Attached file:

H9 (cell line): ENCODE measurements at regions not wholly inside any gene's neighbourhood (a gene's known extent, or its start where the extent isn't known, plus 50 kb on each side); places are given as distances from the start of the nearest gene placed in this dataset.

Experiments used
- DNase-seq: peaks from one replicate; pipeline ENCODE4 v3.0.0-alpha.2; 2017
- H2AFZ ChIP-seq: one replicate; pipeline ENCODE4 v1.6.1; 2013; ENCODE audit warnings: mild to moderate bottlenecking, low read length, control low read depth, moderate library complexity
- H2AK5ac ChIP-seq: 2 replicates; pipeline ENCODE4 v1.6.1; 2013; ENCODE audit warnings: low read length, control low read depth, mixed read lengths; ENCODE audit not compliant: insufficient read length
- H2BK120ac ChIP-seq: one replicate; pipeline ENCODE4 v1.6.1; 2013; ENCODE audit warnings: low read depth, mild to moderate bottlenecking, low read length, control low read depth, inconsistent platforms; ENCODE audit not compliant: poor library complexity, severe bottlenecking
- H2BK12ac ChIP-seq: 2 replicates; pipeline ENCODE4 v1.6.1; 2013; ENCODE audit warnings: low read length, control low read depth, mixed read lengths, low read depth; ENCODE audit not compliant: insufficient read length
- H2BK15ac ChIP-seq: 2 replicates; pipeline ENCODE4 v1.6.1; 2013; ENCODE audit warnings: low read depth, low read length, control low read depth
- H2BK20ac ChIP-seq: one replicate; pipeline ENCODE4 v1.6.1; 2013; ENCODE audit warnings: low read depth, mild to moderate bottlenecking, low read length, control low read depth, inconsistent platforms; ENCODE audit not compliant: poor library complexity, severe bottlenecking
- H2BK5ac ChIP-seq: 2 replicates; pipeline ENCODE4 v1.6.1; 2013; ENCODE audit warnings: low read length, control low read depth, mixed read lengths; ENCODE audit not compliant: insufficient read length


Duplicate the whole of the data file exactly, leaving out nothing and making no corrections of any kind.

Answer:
H9 (cell line): ENCODE measurements at regions not wholly inside any gene's neighbourhood (a gene's known extent, or its start where the extent isn't known, plus 50 kb on each side); places are given as distances from the start of the nearest gene placed in this dataset.

Experiments used
- DNase-seq: peaks from one replicate; pipeline ENCODE4 v3.0.0-alpha.2; 2017
- H2AFZ ChIP-seq: one replicate; pipeline ENCODE4 v1.6.1; 2013; ENCODE audit warnings: mild to moderate bottlenecking, low read length, control low read depth, moderate library complexity
- H2AK5ac ChIP-seq: 2 replicates; pipeline ENCODE4 v1.6.1; 2013; ENCODE audit warnings: low read length, control low read depth, mixed read lengths; ENCODE audit not compliant: insufficient read length
- H2BK120ac ChIP-seq: one replicate; pipeline ENCODE4 v1.6.1; 2013; ENCODE audit warnings: low read depth, mild to moderate bottlenecking, low read length, control low read depth, inconsistent platforms; ENCODE audit not compliant: poor library complexity, severe bottlenecking
- H2BK12ac ChIP-seq: 2 replicates; pipeline ENCODE4 v1.6.1; 2013; ENCODE audit warnings: low read length, control low read depth, mixed read lengths, low read depth; ENCODE audit not compliant: insufficient read length
- H2BK15ac ChIP-seq: 2 replicates; pipeline ENCODE4 v1.6.1; 2013; ENCODE audit warnings: low read depth, low read length, control low read depth
- H2BK20ac ChIP-seq: one replicate; pipeline ENCODE4 v1.6.1; 2013; ENCODE audit warnings: low read depth, mild to moderate bottlenecking, low read length, control low read depth, inconsistent platforms; ENCODE audit not compliant: poor library complexity, severe bottlenecking
- H2BK5ac ChIP-seq: 2 replicates; pipeline ENCODE4 v1.6.1; 2013; ENCODE audit warnings: low read length, control low read depth, mixed read lengths; ENCODE audit not compliant: insufficient read length